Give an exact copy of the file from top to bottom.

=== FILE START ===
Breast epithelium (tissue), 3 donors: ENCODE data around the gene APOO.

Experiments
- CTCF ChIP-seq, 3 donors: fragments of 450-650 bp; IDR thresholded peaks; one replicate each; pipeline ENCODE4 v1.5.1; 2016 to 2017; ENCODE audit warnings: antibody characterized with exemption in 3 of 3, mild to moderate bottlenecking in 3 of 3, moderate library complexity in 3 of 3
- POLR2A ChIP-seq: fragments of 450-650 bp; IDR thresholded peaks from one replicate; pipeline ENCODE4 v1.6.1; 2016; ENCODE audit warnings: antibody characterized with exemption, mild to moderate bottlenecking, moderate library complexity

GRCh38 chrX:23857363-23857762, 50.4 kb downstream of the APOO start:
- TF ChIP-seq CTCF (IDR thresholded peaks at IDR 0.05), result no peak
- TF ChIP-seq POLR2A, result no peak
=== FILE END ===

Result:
Breast epithelium (tissue), 3 donors: ENCODE data around the gene APOO.

Experiments
- CTCF ChIP-seq, 3 donors: fragments of 450-650 bp; IDR thresholded peaks; one replicate each; pipeline ENCODE4 v1.5.1; 2016 to 2017; ENCODE audit warnings: antibody characterized with exemption in 3 of 3, mild to moderate bottlenecking in 3 of 3, moderate library complexity in 3 of 3
- POLR2A ChIP-seq: fragments of 450-650 bp; IDR thresholded peaks from one replicate; pipeline ENCODE4 v1.6.1; 2016; ENCODE audit warnings: antibody characterized with exemption, mild to moderate bottlenecking, moderate library complexity

GRCh38 chrX:23857363-23857762, 50.4 kb downstream of the APOO start:
- TF ChIP-seq CTCF (IDR thresholded peaks at IDR 0.05), result no peak
- TF ChIP-seq POLR2A, result no peak